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Ice Cross or Ice Crash?

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Many ice skaters can reach speeds of over 20 miles per hour when in full flight. Double that speed, add twists, turns and four competitors competing at the same time on a closed course, and you get Ice Cross Downhill.

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The sport, which is related to the Olympic slopestyle snowboarding event, is just catching on in the United States, and two members of a Cloquet family are right at the forefront.

Sever and Sadie Lundquist are both former Cloquet-Esko-Carlton hockey players and both have taken to the sport, which is called “Crashed Ice” when its competitions are sponsored by the Red Bull energy drink company.

“It’s a fun sport, the speed is incredible and it’s really never-ending thrills,” Sever Lundquist said.

Sever was first attracted to the sport as a 12-year-old when he saw a demonstration event held at Duluth’s Spirit Mountain.

“I was snowboarding that day and saw this and knew I had to do it,” he said. “But you have to be 18 to take part and so I had to wait.”

The wait was worth it. For the last two years, Sever has taken part in the only race of its type held in the United States, which is in St. Paul. The first time he did it, his sister Sadie watched him.

“I had seen it on the news and I knew lots of people who played hockey did it,” Sadie Lundquist said. “Sever did it and I watched him, and I said ‘as soon as I graduate I’m doing this.’”

Sadie couldn’t compete last year due to being a hockey player at Bemidji State. But when she graduated in May 2013, she took up the sport in a hurry, finishing as the top female qualifier in this year’s first-ever women’s race.

And “hurry” is a good way to describe what goes on.

“In this sport, you have drop offs, step ups, elevation changes and you land on downhill ramps,” Sadie said. “It’s like snowboarding and skiing and there is an element of difficulty.”

Oh, yeah. There are also boards.

“Sometimes you do wipe out,” Sever said. “The best thing about wiping out on ice is that you slide, not grind to a stop like on cement. But sometimes people go down and twist knees and break shoulders because of the boards. It’s hard not to try to catch yourself at 40 miles per hour.”

But, the X-Games-like sport has its appeal.

“You get used to the speed and I love it,” Sever said. “The speed isn’t daunting. I grew up snowboarding and skiing.”

“It isn’t like luge or skeleton where you have turns and a downhill and you’re by yourself,” Sadie said. “But the speed is a thrill. When they showed us the track, you know you’re out of your element but once you get used to it, it’s like second nature.”

But even second nature takes a back seat to safety during a crash.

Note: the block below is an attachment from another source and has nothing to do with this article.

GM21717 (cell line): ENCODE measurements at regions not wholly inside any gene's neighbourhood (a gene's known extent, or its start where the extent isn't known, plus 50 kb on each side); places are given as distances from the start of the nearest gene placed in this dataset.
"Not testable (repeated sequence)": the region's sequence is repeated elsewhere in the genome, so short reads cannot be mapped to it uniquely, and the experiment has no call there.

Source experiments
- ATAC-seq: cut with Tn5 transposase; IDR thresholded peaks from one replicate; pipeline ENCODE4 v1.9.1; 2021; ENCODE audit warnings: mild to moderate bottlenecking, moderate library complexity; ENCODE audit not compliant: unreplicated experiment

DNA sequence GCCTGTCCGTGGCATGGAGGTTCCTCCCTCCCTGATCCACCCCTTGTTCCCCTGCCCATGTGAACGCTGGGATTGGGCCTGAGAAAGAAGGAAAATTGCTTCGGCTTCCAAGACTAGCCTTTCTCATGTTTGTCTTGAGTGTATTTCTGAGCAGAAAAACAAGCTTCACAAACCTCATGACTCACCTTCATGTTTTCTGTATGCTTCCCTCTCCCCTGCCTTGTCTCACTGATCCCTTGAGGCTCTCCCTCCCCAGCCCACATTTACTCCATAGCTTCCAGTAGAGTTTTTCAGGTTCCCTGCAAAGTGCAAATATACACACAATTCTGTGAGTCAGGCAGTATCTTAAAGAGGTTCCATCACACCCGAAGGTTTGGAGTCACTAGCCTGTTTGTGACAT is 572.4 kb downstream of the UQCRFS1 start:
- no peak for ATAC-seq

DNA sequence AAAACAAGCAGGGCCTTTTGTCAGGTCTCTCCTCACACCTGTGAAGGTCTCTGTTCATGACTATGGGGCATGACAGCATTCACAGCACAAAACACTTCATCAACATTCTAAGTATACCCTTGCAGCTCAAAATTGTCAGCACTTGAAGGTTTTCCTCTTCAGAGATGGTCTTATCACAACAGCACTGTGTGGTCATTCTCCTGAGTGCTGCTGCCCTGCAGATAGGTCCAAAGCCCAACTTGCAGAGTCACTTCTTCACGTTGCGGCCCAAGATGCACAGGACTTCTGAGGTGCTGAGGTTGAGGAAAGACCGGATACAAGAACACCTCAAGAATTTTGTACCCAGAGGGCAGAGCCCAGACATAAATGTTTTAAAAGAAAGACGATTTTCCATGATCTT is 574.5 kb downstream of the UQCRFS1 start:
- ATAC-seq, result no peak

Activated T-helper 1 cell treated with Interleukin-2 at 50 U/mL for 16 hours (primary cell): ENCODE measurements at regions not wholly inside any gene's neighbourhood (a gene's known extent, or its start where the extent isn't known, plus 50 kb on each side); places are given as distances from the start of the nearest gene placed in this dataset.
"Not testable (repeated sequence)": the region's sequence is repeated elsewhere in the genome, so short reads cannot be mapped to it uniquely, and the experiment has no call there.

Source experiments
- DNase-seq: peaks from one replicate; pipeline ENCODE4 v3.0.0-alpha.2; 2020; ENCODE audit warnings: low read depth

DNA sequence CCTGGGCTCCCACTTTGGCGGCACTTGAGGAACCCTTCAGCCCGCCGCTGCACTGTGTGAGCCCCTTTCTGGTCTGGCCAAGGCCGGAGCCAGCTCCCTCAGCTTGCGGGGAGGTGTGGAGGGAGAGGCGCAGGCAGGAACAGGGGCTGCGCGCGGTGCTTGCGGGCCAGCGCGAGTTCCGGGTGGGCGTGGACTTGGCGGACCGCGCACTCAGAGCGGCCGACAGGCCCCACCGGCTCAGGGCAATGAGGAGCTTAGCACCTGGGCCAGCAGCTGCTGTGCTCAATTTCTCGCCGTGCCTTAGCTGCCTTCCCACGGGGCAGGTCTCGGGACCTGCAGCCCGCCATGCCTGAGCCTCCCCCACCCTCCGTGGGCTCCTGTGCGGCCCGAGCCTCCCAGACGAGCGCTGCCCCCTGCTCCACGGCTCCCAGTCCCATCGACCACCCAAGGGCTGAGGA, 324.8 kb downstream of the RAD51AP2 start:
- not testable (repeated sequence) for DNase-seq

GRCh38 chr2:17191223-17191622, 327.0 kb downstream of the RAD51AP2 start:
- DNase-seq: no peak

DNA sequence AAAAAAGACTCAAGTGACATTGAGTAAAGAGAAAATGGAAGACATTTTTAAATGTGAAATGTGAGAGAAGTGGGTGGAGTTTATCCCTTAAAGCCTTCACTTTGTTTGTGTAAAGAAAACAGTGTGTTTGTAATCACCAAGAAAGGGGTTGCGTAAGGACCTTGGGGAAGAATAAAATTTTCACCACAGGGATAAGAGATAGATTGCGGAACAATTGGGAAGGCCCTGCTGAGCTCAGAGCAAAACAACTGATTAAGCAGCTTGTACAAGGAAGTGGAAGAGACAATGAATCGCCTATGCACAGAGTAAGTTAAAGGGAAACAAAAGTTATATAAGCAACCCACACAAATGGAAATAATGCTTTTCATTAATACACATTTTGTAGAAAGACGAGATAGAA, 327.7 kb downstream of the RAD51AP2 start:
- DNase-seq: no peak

“I’d say it’s not as dangerous as it looks when you’ve played hockey all your life,” Sadie said. “For an average skater, it’s dangerous, especially when you get four on the track. Then if someone takes you out, you can be SOL.”

The men’s sport is much bigger in Europe than it is in the United States.

“It’s been a sport in Finland and Russia for years,” Sever said. “I raced against a guy nicknamed ‘Big Papi’ and he was 45 years old from Switzerland. In Finland they have permanent tracks and guys race all winter. They have people who have been racing for 10-15 years there, whereas in America we have a bunch of young, quick dudes who are just starting (the sport).”

The St. Paul race is the only race of its kind in the United States, but can lead to bigger and better things for top finishers.

“The top six Americans get to go race on other courses in Canada and Europe,” Sever said. “That didn’t work out for me this year but I’m going to keep at it. You’d get to meet people from all over the world and see a lot of places.”

The Mont du Lac ski hill near Superior held its own race this year as well — both Lundquists as well as former CEC hockey player Zack Johnson competed in the ski hill’s inaugaral event.

Sever said he likes racing with Sadie as a brother-sister combination.

“It’s great to have Sadie involved,” Sever said. “When she was the top qualifier people approached us and told us we were the first brother and sister to race.”

For Sadie, the family connection is important but so is the chance to keep competing in a sport after college.

“It gives me the feeling of competing again and being nervous,” she said.  “All eyes are on you again and the girls I raced with were a lot of fun because they were all hockey players. I get to compete again and being on the ice is always good.”

Sever Lundquist has taken his own steps to keep growing the sport.  Working with Mike O’Hara at Mont du Lac, the two built what is believed to be the first season-long permanent course in the United States.

“We built our own track,” Sever said. “It’s the first one of its kind and we’re going to keep doing it.”